By Marcie Barnes
Stimulus to support the development of batteries, infrastructure, etc. by President Obama to get more electric cars on the road is a big goal, but still only accounts for 1% of total fleet in America. Prius is an “early adapter vehicle” but considered mainstream.
The discovery of abundances of oil accelerated the demand for the internal combustion engine.
Model T’s release in 1908 marked little hope for electric vehicles at the time.
Signaled growth, fueled economy but had negative consequences.
During the wars people were encouraged to drive less, share rides.
Economic costs of US oil dependence have been huge.
Now, every major auto maker in the world is planning to release an electric car of some kind.
The reduction in operational costs is the biggest feature of electric (not paying for fuel, about 1000 less moving parts).
Tax credits – federal and some in-state are available.
Batteries have 10 year warranties, are still useful after the car itself is retired, can be used for other purposes.
Range is a concern – not knowing what charging will be available. There are a lot of cities (Austin is one) that are wanting to be leaders in getting cities “EV ready”.
Data is being collected on charging stations to see how they are used, etc.
Charge time is a huge owner concern, not where to charge but how long it will take. “Fast chargers” are available, but not being implemented so much right now.
Most people are charging at home, there needs to be more workplace charging, less public charging (i.e. at rest stops or gas stations where people won’t stay for 5 hours).
Raleigh NC is a good example of a city holding events and educating people.
San Francisco is the most progressive in the US due to the progressive population, progressive utilities, and partly because Tesla is based there.
Argument: Are we replacing oil with a coal plant? In coal city WV the CO2 emissions are still less for an electric vehicle than gas, and coal plants are being retired so the grid is getting cleaner.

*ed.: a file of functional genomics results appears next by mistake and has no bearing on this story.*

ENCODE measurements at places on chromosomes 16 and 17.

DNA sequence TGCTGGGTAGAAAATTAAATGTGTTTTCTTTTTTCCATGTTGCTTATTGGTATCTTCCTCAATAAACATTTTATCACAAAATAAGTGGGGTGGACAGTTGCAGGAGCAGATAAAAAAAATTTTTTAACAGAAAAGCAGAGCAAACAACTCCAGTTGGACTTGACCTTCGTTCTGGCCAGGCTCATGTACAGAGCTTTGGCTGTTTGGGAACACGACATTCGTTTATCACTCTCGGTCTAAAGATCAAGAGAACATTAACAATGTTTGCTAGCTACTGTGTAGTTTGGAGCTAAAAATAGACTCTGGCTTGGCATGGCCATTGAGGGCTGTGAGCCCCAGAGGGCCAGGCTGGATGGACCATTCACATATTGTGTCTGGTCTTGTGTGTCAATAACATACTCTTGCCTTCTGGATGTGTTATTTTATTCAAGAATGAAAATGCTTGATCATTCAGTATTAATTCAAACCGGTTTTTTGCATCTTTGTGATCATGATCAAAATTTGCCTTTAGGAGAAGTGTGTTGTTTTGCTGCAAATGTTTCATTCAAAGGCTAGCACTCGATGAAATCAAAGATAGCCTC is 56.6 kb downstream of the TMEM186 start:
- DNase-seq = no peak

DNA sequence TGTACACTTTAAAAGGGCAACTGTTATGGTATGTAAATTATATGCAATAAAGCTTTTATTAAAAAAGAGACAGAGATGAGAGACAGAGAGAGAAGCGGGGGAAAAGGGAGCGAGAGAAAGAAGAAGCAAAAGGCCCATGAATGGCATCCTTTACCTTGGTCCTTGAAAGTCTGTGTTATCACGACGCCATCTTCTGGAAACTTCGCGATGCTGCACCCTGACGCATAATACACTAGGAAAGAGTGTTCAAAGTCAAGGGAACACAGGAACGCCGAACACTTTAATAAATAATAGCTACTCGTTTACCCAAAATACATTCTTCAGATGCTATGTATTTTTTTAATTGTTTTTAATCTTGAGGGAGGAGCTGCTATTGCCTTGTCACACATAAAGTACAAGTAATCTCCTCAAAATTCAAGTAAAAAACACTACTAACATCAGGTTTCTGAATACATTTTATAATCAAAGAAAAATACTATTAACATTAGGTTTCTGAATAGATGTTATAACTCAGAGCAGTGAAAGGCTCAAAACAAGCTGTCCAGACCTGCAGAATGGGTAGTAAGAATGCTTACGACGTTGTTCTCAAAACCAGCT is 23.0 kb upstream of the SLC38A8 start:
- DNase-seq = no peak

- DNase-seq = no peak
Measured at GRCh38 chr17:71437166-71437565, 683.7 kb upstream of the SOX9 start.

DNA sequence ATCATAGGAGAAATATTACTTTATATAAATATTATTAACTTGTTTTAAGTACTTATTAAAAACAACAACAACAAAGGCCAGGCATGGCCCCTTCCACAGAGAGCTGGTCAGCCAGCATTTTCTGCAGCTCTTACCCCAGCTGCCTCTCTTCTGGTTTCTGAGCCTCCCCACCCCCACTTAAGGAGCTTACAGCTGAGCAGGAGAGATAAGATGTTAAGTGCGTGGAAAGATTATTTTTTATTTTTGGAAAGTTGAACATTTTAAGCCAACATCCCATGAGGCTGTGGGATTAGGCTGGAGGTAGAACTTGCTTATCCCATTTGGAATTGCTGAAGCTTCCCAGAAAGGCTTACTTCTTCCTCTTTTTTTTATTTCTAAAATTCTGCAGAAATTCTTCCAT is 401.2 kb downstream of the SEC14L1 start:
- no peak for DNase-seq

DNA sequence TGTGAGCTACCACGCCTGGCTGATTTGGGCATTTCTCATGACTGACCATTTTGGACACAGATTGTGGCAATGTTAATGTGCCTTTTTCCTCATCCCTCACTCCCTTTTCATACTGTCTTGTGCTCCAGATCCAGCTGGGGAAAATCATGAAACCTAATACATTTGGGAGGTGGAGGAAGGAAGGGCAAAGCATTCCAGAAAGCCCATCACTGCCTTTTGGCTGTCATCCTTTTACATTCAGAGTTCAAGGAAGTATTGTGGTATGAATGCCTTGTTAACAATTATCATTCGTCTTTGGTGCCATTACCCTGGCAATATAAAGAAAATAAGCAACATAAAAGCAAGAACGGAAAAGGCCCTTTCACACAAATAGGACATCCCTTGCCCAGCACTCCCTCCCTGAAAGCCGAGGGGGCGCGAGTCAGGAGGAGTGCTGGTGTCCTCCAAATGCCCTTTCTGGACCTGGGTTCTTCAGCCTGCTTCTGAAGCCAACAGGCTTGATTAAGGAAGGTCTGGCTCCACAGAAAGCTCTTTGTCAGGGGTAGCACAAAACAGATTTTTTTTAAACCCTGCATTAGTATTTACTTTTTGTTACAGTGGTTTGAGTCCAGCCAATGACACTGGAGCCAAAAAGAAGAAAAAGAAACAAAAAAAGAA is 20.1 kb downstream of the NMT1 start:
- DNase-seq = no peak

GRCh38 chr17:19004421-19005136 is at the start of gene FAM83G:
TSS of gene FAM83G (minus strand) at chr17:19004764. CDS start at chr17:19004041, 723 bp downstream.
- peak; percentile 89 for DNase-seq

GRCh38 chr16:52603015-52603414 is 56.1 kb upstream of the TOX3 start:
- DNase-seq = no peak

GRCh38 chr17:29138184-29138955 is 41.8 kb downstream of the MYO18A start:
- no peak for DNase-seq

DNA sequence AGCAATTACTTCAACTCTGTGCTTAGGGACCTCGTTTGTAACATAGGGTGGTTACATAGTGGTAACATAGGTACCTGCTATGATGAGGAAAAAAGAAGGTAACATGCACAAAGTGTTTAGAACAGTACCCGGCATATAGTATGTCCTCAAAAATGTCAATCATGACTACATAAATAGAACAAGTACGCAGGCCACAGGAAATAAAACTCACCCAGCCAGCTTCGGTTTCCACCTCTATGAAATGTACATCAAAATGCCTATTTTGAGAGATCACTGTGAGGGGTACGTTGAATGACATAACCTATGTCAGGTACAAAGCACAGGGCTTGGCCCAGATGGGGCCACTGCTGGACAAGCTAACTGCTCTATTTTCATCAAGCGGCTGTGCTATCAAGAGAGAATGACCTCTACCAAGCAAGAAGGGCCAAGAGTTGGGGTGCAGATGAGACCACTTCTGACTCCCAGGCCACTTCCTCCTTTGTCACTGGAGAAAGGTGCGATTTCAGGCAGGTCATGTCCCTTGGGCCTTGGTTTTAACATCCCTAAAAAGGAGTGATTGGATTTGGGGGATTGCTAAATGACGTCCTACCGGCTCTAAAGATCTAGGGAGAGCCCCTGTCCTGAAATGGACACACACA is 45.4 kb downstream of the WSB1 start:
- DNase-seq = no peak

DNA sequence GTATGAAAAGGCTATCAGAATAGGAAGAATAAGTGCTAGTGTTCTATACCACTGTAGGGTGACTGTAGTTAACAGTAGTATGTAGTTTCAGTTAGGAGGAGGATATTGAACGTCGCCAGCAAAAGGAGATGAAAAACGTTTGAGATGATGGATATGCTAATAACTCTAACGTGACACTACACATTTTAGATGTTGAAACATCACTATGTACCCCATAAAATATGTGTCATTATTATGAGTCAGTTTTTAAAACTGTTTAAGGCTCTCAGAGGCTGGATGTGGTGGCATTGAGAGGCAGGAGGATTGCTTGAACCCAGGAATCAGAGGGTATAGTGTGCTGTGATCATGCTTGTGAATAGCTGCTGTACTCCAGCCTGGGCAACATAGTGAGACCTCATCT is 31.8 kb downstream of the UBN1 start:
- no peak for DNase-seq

Rare earth metals, plastic, etc. needed for EV: energy footprint is still 10x less in vehicle operation over it’s lifespan.
Argument: that EVs are taxing the grid. Fact: 1M EVs = 1% increase in electricity. Adjusting charge times to off-peak hours will help balance the grid.
Smart grid, utility incentives, etc. are emerging, people need to get used to a different relationship with their utility where they may use apps or get texts, etc. in order to maximize their energy efficiency.
Battery-swapping is another idea where batteries are stored and you exchange your low batteries for full ones. Automakers need to build the cars to be compatible with this, Tesla is the only one doing that option right now.
Many new technologies on the horizon that will change the game.
By Marcie Barnes
For those of you unfamiliar with the term “lifestyle design,” it was coined by bestselling author Timothy Ferriss about five years ago in tandem with the writing and release of his first book, The 4-Hour Workweek. You can read all about it on his blog. In short, Tim is all about choosing the most efficient paths in life that lead to health and happiness. And he’s done the research to back up everything he says, trust me.
Now those of you who know me are aware of the fact that I have been a volunteer member of Tim’s team since the very early days of 4-Hour Workweek. I actually stumbled across Tim and his book before it became a bestseller, and was fascinated and inspired by his personal case studies and writing. That said, I give a great deal of credit to Tim and his books (his most recent one, The 4-Hour Body, actually delves into more detail about why eating “green”, in particular, is also almost always the best choice for your health as well as for the health of the planet). Both books have certainly improved my life and have given me, in part, the insight and motivation to bring you this site — where we will delve more deeply into the world of green lifestyle design.